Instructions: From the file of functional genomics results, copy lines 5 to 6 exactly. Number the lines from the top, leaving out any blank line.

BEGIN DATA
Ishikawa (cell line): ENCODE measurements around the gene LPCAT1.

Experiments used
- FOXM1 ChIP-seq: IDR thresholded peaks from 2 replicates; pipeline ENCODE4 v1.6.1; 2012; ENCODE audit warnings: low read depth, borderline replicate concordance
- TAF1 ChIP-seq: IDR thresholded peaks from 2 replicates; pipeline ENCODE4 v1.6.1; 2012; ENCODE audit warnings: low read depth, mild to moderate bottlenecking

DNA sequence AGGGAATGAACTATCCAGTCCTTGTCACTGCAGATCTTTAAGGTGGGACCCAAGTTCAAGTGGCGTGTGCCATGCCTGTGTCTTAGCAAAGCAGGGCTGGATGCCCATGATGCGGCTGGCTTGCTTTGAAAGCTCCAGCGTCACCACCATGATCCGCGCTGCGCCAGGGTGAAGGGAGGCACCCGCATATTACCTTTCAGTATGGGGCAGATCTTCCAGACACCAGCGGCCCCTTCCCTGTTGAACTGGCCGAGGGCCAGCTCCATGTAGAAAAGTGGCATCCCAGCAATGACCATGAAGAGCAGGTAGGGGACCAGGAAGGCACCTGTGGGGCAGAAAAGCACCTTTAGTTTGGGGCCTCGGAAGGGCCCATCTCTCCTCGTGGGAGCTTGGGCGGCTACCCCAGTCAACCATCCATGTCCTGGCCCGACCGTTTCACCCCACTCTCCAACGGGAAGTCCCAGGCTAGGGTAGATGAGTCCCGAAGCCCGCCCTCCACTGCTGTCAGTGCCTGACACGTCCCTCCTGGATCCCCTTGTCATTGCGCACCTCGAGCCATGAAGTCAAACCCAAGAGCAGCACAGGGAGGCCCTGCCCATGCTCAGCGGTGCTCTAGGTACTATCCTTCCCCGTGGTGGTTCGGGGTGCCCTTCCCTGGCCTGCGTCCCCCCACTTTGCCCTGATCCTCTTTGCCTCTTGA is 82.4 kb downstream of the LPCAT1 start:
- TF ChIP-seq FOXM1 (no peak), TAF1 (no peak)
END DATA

DNA sequence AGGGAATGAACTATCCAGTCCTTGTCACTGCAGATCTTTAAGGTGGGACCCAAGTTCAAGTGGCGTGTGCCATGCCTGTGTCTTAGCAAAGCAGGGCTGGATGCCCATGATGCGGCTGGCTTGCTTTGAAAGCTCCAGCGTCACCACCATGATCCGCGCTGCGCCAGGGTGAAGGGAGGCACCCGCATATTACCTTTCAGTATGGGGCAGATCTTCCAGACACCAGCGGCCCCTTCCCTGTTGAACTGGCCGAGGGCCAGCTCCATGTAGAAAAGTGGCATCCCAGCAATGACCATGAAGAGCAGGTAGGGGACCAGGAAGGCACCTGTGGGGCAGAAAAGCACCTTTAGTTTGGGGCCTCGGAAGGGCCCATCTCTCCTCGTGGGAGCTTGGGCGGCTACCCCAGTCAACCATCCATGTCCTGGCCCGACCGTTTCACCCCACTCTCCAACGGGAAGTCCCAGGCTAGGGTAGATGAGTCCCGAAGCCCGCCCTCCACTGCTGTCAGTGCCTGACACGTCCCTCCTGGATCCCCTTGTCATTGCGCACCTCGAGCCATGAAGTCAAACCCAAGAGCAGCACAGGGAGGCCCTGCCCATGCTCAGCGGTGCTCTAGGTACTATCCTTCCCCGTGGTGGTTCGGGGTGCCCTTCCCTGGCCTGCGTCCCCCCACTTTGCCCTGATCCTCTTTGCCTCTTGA is 82.4 kb downstream of the LPCAT1 start:
- TF ChIP-seq FOXM1 (no peak), TAF1 (no peak)